The restless earth – how Japan’s earthquake brought us closer…literally (Part One)

When we walk on the ground it feels stable under our feet. When I look around me, I see many trees that have been there for much longer than I’ve been alive. Yet, they are barely infants compared to the rocks and the earth. The dirt we walk on every day has been in that place for a long, long time. And yet…

Under our feet is a restless, restless earth. Fire, magma, and wandering tectonic plates. What seems static is a sea of endless change, with us just perched on the very thinnest small top layer looking out into the universe. The massive 8.9 magnitude earthquake in Japan on March 11, 2011 reminded us of that. 80 miles off the eastern coast of Japan, six miles below the surface on the ocean floor, a rift opened up hundreds of miles wide, causing huge portions of the Earth’s crust to tumble inside. Eastern Japan shifted 13 feet closer to the U.S. More of the earth’s mass shifted to the center – Japan is now about two feet closer to the earth’s core. The Earth’s axis shifted. And the earth sped up its rotation, shortening the day 1.6 microseconds. Pause for a moment – our day with it’s predictable measurements of seconds, minutes and hours – something that we regard as absolutely stable is now shorter.

And from the movements of this one spot on the restless earth came reverberating movement across the globe. Tsunamis came through Hawaii and hit California and the Pacific side of South America. A Mayor in the beach town of Pueblo Nuevo de Colan in Peru described how the water withdrew 300 meters from the beach and then returned in force, destroying seaside homes. I saw this reverberation on a smaller scale on the Island of Saint John in 2010 when a cruise ship went by a bay we had kayaked into. The displacement of water caused by this huge object raised the water level, but then sucked all the water out of the bay. We could see the ocean floor hundreds of feet out. Fish flopped on land. Then the water came flying back in, flooding the area, sending sea urchins and everything tumbling. This continued again and again with slowly lessening intensity. It answered my internal question of how ocean flotsam was stuck on the sides of trees a few feet off the air.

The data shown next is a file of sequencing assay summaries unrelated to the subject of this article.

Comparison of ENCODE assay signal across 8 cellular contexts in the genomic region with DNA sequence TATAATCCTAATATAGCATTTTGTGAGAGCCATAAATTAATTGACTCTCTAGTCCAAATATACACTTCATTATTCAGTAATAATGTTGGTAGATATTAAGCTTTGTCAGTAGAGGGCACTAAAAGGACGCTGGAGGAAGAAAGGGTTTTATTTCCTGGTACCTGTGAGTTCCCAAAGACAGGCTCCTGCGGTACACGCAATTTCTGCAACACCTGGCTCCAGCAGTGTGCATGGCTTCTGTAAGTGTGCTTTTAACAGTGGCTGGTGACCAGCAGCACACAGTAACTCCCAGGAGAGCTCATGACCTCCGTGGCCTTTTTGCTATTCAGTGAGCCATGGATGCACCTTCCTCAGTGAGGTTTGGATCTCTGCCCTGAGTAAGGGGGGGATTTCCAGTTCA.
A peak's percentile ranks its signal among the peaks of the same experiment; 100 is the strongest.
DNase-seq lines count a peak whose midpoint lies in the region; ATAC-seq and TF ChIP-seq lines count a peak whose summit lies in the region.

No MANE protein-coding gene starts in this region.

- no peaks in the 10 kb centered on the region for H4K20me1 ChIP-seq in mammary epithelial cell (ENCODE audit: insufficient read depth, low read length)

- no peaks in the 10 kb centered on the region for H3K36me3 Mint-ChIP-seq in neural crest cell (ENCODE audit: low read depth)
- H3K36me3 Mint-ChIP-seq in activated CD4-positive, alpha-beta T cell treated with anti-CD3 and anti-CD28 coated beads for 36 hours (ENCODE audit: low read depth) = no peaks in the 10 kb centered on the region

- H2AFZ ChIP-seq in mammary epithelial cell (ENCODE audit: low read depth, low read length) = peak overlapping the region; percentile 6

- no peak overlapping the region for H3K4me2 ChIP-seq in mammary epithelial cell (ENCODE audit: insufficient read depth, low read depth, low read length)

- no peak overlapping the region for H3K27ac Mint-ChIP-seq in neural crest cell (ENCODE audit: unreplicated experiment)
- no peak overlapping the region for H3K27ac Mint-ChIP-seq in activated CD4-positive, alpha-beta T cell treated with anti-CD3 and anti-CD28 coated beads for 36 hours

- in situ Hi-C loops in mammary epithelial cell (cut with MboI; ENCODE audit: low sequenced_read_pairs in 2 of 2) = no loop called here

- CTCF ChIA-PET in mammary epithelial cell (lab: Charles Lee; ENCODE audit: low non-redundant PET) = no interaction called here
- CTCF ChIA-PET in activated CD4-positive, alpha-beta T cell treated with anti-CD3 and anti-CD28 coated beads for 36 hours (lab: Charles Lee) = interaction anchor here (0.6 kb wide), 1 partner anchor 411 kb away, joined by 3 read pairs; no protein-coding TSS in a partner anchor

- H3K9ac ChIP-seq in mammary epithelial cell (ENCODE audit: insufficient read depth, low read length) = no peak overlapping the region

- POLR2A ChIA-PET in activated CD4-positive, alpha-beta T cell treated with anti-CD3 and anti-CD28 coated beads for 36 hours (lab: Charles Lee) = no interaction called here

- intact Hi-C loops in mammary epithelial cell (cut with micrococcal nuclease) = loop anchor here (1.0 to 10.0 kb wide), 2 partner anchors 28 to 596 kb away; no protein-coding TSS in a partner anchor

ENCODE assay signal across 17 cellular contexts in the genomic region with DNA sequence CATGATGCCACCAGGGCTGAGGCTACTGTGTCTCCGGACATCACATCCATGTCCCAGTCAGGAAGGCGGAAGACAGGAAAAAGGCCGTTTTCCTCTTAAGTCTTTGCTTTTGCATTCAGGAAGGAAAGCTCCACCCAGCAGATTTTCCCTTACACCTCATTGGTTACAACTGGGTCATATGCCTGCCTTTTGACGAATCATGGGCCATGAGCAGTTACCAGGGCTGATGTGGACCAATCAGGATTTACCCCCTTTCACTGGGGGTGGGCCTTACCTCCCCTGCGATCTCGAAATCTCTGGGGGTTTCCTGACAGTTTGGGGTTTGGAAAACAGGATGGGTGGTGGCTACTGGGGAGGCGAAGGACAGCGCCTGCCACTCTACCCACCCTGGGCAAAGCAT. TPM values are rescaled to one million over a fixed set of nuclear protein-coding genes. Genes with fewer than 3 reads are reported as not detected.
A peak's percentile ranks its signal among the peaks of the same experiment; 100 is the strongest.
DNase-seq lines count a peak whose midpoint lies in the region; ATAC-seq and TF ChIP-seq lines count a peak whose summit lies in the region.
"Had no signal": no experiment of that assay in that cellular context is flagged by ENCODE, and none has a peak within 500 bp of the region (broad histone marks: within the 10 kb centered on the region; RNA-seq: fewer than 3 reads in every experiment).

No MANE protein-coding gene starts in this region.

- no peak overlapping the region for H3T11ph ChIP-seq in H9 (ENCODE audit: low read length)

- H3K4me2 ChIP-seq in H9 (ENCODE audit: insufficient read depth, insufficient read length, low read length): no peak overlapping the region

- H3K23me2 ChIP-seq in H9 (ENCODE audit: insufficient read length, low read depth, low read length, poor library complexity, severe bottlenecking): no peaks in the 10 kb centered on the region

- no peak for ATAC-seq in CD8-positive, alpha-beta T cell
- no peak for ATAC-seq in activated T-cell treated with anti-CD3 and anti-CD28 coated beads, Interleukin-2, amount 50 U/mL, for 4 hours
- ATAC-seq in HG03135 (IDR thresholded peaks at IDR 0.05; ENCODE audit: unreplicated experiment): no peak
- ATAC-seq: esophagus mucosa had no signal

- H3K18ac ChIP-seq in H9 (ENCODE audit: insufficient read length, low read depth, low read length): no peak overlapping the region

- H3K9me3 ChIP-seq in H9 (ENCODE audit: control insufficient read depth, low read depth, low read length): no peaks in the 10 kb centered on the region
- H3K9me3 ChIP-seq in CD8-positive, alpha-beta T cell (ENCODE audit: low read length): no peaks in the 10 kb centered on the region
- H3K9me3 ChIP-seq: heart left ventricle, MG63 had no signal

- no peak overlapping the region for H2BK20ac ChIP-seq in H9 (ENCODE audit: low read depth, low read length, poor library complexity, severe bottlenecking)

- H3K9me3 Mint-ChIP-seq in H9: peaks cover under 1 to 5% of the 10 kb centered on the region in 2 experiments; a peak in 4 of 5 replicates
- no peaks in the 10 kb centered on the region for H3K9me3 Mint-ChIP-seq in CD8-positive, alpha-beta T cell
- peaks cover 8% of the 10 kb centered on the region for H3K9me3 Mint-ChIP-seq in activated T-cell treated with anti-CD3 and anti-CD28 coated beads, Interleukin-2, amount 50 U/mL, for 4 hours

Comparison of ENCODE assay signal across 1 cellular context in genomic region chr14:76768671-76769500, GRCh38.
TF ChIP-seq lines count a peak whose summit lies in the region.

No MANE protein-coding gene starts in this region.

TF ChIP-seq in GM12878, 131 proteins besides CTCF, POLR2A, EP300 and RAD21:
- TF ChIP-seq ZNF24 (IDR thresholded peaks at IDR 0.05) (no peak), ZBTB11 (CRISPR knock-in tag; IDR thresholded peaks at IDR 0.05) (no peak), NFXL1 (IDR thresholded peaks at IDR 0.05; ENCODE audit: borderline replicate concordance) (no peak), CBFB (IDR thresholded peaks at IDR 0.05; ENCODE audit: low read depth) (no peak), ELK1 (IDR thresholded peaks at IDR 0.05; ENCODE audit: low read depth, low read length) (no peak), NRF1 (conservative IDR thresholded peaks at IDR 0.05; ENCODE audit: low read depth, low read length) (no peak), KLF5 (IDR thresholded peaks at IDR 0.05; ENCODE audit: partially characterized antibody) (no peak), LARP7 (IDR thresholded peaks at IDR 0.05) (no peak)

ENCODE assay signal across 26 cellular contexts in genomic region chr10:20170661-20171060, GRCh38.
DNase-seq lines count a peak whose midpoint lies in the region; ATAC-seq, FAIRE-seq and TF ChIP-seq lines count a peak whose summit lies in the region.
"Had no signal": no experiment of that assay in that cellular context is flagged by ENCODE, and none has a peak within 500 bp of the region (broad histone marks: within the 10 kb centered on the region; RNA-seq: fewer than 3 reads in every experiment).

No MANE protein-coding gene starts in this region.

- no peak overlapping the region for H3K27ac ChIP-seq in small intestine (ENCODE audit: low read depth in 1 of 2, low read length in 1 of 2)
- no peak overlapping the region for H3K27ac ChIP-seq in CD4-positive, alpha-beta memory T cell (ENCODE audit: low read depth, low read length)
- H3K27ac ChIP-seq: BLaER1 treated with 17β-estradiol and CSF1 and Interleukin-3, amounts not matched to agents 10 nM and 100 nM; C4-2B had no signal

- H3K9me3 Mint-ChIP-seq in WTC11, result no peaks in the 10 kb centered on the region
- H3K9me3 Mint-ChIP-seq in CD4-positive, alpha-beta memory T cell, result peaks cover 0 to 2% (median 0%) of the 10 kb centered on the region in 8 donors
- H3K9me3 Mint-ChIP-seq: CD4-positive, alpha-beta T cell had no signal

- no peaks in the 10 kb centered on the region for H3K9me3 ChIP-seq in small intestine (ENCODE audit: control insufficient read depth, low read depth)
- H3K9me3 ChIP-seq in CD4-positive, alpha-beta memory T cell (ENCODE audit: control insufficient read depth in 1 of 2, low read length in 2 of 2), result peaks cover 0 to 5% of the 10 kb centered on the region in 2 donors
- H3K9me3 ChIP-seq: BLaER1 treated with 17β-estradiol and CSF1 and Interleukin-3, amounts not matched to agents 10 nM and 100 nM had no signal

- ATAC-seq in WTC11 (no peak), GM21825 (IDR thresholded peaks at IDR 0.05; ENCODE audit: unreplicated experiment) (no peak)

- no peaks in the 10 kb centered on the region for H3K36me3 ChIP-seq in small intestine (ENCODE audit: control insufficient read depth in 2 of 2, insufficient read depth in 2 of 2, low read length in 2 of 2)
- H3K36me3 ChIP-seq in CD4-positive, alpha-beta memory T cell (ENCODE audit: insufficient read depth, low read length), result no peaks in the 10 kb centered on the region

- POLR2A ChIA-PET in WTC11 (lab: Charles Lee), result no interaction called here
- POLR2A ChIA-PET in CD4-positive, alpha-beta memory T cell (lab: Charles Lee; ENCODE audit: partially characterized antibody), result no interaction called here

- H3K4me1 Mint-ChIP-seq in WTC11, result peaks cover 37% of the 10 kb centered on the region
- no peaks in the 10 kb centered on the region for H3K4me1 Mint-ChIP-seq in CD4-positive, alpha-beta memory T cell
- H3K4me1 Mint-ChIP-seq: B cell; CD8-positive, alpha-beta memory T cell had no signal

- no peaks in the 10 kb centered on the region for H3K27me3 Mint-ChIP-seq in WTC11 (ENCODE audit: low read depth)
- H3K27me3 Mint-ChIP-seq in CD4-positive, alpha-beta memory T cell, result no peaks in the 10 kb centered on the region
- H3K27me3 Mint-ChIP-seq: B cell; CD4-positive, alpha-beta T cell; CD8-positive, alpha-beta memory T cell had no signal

(This post is continued tomorrow – stay tuned!)

This post is part of a series by Rob Fletcher that examines the power of purpose to engage, inspire, energize and build happiness. Purpose, or meaning, is what happens when you connect your individual life and work with something larger than just you. This is the point where you meet the world. The power of purpose is explored in Quixote Consulting’s Charity Team Building and Collaborative Team Building events.

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